President-elect Barack Obama vows to "renew our information superhighway" as part of a massive plan to invest in public infrastructure and stimulate America's flagging economy. Obama's immediate plans include large federal investments to bring computers and Internet connections to school districts and the health care industry.
Again pledging his commitment to technology, President-elect Barack Obama
said Dec. 6 that investing heavily in computers and broadband connections for
schools and hospitals will be part of his immediate economic recovery plans
after he takes office Jan. 20.
Obama pledged during his weekly address over the radio and the Internet to
make the single largest new investment in national infrastructure since the
creation of the federal highway system in the 1950s. In addition to infusing
school districts and the health care industry with federal IT dollars, the plan
also includes a massive effort to make public buildings and schools more
The president-elect said he hopes a flood of federal cash to states for the
projects will ultimately create 2.5 million jobs.
"We will repair broken schools, make them energy-efficient and put new
computers in our classrooms," Obama said, "because to help our
children compete in a 21st century economy, we need to send them to 21st
Obama added that part of the plan is to "renew our information
superhighway. It is unacceptable that the United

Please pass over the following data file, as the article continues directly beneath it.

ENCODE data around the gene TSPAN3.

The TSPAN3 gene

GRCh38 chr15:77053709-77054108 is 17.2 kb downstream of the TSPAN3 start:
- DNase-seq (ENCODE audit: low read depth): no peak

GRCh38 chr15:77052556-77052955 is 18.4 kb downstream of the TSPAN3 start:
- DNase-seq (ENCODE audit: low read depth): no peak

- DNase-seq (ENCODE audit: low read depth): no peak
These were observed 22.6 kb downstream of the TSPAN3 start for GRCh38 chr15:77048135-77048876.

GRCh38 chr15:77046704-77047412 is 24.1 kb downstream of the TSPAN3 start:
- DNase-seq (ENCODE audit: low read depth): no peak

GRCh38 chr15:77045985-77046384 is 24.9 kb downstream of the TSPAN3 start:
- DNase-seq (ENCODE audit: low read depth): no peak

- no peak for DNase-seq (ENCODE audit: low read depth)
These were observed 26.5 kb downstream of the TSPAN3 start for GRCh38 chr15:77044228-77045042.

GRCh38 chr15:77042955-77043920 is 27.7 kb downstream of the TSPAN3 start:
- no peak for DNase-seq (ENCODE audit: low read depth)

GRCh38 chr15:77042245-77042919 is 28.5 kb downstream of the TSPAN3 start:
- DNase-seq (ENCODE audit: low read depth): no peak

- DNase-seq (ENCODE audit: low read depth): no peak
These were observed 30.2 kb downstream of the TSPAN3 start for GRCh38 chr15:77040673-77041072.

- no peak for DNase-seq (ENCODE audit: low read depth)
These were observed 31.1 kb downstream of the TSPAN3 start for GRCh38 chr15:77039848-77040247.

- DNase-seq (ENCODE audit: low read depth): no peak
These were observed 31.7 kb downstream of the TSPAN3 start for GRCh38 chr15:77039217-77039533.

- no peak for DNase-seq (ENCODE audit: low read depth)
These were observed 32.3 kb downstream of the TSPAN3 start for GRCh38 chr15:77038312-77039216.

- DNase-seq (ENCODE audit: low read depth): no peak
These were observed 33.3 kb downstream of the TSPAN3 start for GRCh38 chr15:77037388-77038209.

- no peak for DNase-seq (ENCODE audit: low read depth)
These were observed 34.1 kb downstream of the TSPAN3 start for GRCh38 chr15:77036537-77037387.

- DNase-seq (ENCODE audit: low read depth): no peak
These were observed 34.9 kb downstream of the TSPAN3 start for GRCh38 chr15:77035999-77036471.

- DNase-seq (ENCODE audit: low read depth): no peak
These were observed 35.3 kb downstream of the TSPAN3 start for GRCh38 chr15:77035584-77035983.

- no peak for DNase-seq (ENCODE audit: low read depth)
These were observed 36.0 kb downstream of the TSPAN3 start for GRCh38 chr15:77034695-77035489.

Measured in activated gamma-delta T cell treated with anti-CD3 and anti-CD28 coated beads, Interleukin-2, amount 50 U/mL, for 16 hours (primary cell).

States ranks 15th in the world in broadband
adoption. Here, in the country that invented the Internet, every child should
have the chance to get online, and they'll get that chance when I'm president-because
that's how we'll strengthen America's
competitiveness in the world."
In addition to connecting schools and libraries to broadband connections,
Obama promised a renewed push for health care IT, which President Bush has also
touted as a key to saving millions in health care costs. Bush's health
care IT initiatives, though, have failed to gain traction over costs, security
and privacy concerns.
"We will make sure that every doctor's office and hospital in this
country is using cutting-edge technology and electronic medical records so that
we can cut red tape, prevent medical mistakes and help save billions of dollars
each year," Obama said.
Obama didn't put a dollar figure on his initiatives, but he told Tom Brokaw
on "Meet the Press" Dec. 6 that a federal deficit that could be as
much as $1 trillion is not the immediate concern of his administration.
"We understand that we've got to provide a blood infusion into the
patient right now to make sure that the patient is stabilized, and that means
that we can't worry short term about the deficit," Obama said. "The
key for us is making sure that we jump-start that economy in a way that doesn't
just deal with the short term, doesn't just create jobs immediately, but also
puts us on a glide path for long-term, sustainable economic growth."
Josh Silver, executive director of public advocacy group Free Press, praised
Obama's decision to include technology as part of any economic plan.
"In our 21st
century society, having a connection to a fast
and affordable Internet is no longer a luxury-it's a public necessity,"
Silver said in a statement. "But right now, more than 40 percent of
American homes are not connected to broadband. This digital divide isn't just
costing us our ranking as global Internet leader-it's costing us jobs and money
at a time when both are urgently needed."